The “fine print” of many an investment product has come back to haunt investors over the years. The latest name on the watch list? Stable-value funds.
Despite their name, stable-value funds are far from risk free. Most contain restrictions on transfers and withdrawals – something many investors are unaware of until after the fact.
“Some of those restrictions may not be clearly communicated until a participant tries to make a transaction, and then they’re prevented from making it,” said Jeff Elvander, chief investment officer of a California company that consults with employers who offer defined-contribution retirement plans, in a Sept. 21 article by Bloomberg.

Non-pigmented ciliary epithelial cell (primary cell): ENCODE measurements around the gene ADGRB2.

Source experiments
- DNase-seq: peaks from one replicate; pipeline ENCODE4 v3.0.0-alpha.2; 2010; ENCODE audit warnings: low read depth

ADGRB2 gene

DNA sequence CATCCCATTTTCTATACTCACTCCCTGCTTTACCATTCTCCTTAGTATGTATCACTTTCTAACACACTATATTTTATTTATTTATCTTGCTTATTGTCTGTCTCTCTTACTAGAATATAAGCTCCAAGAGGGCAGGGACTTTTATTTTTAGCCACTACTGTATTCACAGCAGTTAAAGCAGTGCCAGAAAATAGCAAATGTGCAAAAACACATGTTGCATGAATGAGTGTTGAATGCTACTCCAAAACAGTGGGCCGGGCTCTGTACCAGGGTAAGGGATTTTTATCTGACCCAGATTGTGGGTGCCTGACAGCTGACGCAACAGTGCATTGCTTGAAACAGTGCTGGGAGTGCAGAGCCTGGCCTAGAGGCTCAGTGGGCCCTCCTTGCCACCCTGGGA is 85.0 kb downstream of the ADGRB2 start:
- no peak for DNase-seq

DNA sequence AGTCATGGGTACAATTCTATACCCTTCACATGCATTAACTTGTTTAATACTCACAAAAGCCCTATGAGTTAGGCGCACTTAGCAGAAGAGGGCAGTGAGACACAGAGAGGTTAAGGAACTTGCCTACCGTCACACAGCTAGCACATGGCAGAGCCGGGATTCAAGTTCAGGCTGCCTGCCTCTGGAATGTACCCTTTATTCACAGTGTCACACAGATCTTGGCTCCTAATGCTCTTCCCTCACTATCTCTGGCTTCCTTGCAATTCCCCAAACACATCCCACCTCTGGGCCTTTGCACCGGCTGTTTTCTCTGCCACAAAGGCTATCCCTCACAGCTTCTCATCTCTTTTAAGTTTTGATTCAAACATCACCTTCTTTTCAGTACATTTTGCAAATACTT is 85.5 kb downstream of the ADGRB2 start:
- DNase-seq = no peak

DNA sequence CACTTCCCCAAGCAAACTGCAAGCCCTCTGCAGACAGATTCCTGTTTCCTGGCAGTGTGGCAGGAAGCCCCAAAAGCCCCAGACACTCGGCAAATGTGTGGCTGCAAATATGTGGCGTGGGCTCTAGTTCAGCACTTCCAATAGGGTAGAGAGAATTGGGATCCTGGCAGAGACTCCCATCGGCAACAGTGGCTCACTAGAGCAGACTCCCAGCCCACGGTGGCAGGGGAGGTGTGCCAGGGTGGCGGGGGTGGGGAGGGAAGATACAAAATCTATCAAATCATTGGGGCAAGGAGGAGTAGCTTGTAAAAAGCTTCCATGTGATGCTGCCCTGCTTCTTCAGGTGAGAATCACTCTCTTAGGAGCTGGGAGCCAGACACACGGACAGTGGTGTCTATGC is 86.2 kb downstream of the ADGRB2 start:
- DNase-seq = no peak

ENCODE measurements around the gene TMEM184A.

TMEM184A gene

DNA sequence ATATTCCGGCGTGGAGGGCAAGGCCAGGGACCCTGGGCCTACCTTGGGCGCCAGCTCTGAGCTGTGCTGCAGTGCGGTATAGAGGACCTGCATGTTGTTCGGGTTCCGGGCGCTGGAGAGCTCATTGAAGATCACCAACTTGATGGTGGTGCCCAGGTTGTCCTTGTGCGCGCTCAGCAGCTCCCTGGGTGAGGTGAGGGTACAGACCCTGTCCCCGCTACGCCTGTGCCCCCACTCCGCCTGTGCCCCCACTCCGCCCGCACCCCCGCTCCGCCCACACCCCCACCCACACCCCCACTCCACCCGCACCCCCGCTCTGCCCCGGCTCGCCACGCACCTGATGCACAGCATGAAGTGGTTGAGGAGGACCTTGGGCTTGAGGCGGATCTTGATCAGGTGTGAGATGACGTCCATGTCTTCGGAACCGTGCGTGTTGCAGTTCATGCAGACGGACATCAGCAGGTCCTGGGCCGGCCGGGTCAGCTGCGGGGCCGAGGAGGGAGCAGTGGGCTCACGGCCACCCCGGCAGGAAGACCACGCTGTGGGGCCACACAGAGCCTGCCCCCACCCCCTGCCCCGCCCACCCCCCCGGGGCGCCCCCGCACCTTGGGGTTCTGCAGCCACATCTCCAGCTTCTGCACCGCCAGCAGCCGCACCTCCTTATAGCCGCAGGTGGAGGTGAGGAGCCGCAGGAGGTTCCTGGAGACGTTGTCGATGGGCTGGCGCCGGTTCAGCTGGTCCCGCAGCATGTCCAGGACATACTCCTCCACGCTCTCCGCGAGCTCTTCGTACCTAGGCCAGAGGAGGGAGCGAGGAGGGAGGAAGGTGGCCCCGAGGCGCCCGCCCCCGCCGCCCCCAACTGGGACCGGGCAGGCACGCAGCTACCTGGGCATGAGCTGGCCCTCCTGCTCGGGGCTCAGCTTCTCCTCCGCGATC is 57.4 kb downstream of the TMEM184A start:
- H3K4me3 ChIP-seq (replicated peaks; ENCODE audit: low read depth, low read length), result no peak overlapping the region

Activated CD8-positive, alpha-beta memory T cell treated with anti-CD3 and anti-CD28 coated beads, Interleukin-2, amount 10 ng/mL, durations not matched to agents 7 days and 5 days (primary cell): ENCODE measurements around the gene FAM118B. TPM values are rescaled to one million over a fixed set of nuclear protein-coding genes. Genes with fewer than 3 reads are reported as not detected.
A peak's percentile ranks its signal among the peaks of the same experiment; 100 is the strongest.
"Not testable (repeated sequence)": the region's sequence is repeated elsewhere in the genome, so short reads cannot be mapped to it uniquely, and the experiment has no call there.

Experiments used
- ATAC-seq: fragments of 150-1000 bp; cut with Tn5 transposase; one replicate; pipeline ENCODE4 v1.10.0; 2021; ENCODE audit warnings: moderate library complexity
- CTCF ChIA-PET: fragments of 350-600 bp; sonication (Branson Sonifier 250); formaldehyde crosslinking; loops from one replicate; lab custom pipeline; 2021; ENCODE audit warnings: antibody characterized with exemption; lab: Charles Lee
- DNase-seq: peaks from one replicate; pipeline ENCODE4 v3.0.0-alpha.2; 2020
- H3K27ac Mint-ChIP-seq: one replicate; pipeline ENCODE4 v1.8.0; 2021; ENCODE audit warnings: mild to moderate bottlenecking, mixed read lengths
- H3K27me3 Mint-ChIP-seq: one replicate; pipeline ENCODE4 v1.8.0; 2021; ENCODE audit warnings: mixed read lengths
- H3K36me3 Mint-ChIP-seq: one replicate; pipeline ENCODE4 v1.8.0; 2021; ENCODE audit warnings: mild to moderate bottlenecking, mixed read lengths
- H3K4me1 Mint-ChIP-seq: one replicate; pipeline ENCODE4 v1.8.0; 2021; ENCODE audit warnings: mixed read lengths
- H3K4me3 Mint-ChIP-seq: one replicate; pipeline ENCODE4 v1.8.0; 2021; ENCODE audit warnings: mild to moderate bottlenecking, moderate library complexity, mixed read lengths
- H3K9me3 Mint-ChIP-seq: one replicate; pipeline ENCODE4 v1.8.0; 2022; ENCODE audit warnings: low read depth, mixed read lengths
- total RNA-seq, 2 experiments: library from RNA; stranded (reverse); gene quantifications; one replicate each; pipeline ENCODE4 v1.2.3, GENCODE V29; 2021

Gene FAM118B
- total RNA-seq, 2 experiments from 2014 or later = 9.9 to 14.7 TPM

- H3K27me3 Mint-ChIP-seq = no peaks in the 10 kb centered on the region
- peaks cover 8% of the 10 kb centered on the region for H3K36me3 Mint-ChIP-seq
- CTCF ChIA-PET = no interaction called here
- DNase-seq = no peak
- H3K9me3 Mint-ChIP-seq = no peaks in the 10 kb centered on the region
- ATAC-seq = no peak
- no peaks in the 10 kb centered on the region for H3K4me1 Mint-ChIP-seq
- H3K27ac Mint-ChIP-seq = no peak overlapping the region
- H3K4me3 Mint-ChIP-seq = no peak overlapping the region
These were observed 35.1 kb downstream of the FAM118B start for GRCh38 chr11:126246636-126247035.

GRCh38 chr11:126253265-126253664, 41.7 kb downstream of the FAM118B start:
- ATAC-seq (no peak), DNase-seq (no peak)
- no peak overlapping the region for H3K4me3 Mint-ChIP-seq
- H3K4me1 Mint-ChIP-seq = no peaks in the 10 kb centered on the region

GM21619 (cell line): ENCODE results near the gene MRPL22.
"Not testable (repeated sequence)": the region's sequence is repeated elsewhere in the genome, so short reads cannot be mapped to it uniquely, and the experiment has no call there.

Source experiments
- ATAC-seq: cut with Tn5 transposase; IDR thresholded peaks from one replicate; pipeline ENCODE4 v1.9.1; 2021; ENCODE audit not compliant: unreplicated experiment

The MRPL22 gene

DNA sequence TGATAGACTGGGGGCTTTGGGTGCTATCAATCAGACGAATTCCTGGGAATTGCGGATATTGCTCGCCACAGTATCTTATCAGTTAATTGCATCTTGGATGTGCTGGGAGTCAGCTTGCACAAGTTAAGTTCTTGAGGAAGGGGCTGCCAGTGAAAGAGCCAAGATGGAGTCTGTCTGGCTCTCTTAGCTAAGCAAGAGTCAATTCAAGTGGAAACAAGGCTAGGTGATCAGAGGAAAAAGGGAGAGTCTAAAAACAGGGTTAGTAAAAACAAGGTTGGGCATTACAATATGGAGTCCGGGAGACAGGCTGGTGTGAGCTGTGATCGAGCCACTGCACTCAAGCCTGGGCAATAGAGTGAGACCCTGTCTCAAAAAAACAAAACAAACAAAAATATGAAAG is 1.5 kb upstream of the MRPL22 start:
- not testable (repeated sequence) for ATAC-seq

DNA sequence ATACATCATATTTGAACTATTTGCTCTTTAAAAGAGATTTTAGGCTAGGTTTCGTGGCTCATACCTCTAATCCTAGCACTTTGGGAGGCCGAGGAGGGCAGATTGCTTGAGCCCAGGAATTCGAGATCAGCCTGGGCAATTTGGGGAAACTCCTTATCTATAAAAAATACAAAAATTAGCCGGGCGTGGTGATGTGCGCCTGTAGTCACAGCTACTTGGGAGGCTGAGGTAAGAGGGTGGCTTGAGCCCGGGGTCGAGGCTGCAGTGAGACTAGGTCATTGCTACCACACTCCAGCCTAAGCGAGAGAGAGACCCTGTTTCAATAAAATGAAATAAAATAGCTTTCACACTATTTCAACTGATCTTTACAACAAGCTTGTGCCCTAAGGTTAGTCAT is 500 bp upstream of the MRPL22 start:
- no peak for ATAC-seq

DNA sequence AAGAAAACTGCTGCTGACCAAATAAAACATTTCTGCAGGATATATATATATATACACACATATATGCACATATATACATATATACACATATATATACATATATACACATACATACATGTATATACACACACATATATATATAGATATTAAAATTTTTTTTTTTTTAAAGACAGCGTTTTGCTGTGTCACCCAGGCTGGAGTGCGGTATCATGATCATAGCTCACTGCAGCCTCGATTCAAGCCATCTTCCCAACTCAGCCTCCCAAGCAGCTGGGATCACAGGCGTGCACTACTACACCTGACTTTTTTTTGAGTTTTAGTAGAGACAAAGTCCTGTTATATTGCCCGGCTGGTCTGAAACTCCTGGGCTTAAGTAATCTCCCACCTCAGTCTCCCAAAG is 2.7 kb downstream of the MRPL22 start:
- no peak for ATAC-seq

Stable-value funds – and the holdings they contain – also have a reputation for being opaque and complex. Unable to determine the quality of the underlying assets, investors oftentimes have no way of knowing the level of risk they are really taking on.
Stable-value funds refer to funds that pool one or more retirement plan’s assets, to insurance contracts and annuities that are offered within defined-contribution retirement plans like a 401K. In general, stable-value funds invest in short- to intermediate-term bonds and buy insurance on their portfolios. The contracts themselves are issued directly to a retirement plan sponsor or to its participants, and provide an interest rate that resets periodically.
In August 2011, stable-value funds returned 0.22 percent, compared with a 5.68 percent decline in the Standard & Poor’s 500 Index, according to the Bloomberg article. The returns are achieved, in part, by purchasing insurance contracts.